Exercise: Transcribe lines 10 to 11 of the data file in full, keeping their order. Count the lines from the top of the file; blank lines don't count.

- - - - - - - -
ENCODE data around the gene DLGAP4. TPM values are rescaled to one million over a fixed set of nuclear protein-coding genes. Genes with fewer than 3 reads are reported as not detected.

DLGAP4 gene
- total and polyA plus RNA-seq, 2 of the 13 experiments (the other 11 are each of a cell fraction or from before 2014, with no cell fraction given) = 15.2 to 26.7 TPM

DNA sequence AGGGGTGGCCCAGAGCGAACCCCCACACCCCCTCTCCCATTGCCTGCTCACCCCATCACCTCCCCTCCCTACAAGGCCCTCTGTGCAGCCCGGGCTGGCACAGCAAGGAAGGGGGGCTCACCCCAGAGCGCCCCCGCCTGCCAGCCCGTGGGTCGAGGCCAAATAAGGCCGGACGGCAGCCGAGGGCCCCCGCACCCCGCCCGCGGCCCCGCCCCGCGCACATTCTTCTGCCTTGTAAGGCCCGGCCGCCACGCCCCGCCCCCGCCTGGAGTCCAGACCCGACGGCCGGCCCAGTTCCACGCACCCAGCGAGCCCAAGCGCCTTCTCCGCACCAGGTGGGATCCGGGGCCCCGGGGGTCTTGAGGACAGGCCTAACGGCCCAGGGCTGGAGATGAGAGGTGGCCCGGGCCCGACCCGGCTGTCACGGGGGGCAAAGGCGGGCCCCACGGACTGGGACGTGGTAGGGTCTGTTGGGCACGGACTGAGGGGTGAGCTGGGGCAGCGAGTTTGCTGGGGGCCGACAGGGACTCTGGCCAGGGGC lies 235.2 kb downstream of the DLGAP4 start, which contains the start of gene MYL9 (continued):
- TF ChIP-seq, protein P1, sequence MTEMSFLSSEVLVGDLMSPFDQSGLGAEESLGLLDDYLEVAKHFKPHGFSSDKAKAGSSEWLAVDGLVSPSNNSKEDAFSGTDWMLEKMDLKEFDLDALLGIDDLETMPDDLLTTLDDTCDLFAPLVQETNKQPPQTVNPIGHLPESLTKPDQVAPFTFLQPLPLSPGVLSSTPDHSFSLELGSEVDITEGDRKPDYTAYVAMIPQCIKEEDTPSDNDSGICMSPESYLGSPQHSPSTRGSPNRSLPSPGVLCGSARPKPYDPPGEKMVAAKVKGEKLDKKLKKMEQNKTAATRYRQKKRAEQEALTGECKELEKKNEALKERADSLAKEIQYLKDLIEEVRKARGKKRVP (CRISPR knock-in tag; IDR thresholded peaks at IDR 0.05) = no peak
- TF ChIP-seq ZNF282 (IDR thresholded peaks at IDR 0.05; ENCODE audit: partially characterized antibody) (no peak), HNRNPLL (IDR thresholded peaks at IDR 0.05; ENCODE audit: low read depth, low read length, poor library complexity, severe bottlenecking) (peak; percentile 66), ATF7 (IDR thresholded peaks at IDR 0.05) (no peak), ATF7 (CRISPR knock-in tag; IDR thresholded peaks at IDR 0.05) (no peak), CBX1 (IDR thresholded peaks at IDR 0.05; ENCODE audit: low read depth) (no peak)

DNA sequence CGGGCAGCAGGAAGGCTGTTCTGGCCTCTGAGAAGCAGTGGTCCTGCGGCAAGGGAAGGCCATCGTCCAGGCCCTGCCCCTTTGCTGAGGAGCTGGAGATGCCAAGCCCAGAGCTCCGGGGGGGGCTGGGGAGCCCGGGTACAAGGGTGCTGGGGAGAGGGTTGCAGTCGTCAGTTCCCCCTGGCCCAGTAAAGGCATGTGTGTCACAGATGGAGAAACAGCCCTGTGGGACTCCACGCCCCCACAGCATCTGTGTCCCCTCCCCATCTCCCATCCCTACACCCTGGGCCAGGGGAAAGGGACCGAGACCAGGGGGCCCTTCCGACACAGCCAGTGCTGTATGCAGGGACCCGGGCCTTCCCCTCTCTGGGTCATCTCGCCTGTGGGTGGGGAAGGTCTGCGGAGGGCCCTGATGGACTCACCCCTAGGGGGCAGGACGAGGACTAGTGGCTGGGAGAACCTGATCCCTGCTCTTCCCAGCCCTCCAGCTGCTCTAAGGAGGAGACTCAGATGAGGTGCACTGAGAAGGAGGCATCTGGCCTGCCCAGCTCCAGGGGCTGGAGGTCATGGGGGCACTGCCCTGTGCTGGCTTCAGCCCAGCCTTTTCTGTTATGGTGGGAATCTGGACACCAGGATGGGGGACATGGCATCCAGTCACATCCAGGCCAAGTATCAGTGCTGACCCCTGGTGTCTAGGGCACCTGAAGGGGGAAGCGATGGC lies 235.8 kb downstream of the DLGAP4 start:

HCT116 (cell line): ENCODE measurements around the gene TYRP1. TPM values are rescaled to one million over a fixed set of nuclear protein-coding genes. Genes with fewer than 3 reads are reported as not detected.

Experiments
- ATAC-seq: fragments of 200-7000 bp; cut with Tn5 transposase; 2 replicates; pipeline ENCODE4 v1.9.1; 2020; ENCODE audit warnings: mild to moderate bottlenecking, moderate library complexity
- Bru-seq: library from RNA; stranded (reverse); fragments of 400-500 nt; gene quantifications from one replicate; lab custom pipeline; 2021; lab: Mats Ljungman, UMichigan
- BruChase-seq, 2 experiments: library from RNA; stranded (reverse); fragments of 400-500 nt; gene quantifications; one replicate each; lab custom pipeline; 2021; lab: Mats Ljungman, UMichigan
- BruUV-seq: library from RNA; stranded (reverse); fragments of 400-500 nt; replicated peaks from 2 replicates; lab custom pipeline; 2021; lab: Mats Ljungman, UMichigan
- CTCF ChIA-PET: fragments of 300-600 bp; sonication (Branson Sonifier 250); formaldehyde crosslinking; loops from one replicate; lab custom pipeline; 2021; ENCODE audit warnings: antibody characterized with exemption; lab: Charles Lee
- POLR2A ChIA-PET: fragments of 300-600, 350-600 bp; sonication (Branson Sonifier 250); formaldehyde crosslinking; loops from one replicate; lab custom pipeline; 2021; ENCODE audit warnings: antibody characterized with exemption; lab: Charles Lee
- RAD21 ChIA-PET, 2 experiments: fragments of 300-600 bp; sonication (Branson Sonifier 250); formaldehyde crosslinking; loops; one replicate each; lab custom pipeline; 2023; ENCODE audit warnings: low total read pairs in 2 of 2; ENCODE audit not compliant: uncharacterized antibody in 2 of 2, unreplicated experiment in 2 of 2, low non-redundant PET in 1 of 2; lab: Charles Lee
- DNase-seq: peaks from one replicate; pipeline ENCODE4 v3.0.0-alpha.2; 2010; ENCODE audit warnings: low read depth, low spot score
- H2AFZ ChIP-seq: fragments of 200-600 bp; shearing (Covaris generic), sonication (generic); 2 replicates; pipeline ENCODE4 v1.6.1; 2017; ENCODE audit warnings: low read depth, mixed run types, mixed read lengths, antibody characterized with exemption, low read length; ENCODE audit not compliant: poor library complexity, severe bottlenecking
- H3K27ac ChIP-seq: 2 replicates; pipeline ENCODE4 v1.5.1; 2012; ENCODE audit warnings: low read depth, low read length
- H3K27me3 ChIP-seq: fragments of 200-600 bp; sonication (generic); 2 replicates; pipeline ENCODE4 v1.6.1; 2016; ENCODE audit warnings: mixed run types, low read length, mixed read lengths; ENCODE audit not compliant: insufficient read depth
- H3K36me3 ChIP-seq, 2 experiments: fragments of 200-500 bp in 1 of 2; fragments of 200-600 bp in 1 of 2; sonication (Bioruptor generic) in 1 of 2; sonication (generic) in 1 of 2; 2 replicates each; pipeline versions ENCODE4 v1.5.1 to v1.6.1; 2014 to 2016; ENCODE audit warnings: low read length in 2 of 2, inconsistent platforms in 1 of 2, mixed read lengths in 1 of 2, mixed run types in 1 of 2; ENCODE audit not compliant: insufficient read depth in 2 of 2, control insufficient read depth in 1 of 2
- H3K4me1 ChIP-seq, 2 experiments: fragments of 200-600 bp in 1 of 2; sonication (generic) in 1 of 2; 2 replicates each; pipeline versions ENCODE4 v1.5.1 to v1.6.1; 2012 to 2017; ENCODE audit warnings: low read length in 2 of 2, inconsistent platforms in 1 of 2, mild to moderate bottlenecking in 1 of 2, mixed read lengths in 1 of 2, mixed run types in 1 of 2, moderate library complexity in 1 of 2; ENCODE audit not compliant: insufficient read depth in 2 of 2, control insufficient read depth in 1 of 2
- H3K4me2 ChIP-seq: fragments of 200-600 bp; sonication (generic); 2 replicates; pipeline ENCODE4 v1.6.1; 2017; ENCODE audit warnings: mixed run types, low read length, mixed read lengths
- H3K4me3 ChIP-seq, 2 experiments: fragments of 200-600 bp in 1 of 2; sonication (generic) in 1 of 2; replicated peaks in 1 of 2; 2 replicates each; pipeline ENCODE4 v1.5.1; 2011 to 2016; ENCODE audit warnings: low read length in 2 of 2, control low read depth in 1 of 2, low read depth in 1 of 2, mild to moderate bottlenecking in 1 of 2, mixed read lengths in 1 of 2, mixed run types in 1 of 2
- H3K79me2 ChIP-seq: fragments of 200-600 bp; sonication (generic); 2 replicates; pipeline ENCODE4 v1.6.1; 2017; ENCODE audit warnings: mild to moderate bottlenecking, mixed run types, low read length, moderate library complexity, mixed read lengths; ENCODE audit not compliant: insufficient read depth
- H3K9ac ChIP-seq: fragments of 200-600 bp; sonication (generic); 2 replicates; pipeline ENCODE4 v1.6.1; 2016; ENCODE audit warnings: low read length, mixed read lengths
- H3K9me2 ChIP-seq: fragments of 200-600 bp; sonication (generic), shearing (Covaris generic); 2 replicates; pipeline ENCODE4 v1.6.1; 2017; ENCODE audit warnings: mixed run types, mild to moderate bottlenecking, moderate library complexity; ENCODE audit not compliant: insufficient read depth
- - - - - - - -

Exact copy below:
- ATAC-seq: fragments of 200-7000 bp; cut with Tn5 transposase; 2 replicates; pipeline ENCODE4 v1.9.1; 2020; ENCODE audit warnings: mild to moderate bottlenecking, moderate library complexity
- Bru-seq: library from RNA; stranded (reverse); fragments of 400-500 nt; gene quantifications from one replicate; lab custom pipeline; 2021; lab: Mats Ljungman, UMichigan